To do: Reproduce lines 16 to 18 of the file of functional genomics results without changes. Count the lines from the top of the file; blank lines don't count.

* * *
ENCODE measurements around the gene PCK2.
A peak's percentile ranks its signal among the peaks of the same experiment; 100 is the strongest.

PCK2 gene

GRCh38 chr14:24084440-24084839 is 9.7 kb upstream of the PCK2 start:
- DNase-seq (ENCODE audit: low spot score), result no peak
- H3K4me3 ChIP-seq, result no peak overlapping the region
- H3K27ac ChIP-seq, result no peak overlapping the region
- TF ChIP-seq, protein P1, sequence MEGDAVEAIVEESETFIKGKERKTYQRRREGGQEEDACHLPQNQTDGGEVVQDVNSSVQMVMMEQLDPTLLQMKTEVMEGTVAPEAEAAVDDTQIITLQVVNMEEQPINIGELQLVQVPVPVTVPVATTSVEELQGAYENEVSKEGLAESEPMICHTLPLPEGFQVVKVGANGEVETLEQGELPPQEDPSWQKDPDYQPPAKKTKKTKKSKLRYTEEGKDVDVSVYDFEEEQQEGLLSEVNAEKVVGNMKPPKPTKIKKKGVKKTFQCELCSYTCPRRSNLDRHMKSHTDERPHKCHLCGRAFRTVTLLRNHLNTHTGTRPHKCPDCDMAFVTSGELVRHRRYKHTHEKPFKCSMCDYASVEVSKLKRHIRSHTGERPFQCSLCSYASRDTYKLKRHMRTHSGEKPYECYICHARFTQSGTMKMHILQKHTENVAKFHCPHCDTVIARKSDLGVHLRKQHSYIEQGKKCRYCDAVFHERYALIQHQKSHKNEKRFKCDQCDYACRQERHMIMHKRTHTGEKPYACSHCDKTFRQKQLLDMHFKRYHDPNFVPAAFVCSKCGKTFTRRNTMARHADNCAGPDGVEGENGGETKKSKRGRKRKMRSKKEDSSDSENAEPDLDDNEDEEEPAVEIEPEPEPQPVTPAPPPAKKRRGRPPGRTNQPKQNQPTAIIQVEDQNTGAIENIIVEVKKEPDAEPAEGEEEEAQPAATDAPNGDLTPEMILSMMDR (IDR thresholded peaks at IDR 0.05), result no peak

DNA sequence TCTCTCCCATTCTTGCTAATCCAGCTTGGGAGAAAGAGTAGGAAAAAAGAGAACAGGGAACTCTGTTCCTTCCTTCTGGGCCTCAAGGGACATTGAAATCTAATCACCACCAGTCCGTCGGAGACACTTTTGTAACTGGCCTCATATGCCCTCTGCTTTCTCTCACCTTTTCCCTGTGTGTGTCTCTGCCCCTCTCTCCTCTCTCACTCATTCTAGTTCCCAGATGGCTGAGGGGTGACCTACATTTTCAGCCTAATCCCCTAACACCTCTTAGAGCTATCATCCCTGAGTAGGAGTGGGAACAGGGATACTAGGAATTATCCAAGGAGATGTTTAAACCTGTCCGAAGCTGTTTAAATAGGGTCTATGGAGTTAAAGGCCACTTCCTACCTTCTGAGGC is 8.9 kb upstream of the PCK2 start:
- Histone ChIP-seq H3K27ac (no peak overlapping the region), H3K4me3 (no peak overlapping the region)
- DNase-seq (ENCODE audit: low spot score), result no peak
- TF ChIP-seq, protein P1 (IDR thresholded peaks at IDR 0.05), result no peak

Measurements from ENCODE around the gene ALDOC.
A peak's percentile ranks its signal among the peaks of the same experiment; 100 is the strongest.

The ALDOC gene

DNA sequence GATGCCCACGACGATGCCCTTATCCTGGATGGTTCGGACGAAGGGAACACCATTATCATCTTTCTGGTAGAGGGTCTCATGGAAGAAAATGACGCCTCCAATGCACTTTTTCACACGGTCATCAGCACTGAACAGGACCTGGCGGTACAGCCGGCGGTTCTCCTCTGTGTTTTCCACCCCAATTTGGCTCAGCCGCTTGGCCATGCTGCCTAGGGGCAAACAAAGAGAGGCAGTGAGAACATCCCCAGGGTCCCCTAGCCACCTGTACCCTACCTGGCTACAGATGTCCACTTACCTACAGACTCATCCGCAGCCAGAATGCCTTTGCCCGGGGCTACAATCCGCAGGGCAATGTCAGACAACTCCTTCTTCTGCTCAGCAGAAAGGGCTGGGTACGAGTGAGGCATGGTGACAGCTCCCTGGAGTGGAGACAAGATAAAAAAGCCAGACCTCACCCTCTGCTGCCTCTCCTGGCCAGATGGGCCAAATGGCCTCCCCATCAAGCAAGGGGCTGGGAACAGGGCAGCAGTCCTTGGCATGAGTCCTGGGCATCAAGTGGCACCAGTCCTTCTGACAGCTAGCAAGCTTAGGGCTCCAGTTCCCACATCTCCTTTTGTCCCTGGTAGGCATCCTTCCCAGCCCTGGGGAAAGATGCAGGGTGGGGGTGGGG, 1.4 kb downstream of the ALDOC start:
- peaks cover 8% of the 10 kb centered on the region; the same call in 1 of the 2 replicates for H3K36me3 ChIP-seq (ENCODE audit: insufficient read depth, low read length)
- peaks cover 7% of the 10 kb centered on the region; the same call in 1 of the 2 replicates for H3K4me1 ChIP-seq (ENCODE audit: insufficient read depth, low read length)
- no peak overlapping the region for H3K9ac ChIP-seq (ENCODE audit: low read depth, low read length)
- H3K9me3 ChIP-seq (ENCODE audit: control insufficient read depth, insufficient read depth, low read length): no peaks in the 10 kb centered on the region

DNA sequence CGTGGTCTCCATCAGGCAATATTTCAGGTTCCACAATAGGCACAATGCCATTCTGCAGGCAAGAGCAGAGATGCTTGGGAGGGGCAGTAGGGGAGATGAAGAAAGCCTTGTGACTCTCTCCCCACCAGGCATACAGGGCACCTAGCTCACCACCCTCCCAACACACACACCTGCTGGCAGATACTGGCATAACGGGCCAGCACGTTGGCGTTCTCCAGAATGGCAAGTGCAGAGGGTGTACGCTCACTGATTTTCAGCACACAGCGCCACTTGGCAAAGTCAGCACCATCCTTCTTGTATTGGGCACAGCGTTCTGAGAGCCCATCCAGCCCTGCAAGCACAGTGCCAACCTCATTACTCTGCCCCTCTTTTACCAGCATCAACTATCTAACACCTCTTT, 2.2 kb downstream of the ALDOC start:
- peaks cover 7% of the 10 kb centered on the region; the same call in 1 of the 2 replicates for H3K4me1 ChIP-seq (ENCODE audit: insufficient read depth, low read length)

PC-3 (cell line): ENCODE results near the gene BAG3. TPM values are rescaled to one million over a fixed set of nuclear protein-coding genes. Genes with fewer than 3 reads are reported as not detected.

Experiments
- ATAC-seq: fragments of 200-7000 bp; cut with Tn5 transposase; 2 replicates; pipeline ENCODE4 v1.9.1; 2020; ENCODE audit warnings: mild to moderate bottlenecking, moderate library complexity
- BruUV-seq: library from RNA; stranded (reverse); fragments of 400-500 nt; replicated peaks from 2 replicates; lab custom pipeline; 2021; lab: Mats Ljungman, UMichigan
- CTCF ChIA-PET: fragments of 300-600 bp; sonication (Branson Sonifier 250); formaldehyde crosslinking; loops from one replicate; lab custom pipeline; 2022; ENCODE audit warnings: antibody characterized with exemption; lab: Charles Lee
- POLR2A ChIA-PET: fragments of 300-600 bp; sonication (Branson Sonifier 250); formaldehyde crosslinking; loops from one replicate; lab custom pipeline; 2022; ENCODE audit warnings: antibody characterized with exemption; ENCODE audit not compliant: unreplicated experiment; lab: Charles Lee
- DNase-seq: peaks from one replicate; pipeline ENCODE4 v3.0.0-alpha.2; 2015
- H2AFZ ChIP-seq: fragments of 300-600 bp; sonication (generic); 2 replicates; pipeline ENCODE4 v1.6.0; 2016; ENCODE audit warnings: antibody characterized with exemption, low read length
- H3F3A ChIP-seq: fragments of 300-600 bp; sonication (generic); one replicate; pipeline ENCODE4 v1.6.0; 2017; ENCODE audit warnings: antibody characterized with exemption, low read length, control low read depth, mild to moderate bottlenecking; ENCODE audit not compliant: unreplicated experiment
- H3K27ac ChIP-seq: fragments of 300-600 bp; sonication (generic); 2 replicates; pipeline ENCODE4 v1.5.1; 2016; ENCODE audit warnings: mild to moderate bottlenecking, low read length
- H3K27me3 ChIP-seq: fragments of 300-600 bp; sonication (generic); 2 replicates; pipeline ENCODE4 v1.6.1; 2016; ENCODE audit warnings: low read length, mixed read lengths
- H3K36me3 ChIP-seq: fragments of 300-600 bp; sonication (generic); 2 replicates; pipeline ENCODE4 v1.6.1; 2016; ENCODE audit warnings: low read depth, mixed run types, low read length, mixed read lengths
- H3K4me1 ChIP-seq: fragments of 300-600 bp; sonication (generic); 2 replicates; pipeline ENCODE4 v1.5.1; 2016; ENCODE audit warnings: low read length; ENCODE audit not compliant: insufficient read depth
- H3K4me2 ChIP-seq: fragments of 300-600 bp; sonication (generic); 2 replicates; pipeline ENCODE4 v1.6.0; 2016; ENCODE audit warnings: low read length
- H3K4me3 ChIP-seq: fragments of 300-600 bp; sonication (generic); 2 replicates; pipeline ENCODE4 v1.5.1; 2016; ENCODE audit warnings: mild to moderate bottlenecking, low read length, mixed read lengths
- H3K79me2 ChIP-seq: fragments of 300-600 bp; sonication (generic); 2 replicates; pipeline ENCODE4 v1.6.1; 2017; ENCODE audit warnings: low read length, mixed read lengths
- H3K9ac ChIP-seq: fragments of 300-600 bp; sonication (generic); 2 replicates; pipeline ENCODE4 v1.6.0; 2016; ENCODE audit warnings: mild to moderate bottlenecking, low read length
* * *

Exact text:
DNA sequence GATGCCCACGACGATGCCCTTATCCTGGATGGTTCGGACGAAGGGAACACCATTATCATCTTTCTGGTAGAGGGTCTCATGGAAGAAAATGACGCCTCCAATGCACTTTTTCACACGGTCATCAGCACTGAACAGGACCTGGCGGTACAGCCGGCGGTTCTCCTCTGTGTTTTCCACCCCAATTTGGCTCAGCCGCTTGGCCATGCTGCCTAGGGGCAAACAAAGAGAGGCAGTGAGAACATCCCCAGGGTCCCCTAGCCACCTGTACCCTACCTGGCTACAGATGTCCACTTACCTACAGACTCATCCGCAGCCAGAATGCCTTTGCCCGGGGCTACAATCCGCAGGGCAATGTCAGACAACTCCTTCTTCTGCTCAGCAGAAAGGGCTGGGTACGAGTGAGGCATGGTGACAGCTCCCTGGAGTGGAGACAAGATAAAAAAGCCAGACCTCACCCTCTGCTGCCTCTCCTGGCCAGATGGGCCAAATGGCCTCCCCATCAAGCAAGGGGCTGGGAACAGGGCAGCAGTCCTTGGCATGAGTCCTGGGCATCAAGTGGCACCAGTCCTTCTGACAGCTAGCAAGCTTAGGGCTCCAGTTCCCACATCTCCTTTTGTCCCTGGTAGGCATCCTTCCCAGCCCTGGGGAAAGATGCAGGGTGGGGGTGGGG, 1.4 kb downstream of the ALDOC start:
- peaks cover 8% of the 10 kb centered on the region; the same call in 1 of the 2 replicates for H3K36me3 ChIP-seq (ENCODE audit: insufficient read depth, low read length)
- peaks cover 7% of the 10 kb centered on the region; the same call in 1 of the 2 replicates for H3K4me1 ChIP-seq (ENCODE audit: insufficient read depth, low read length)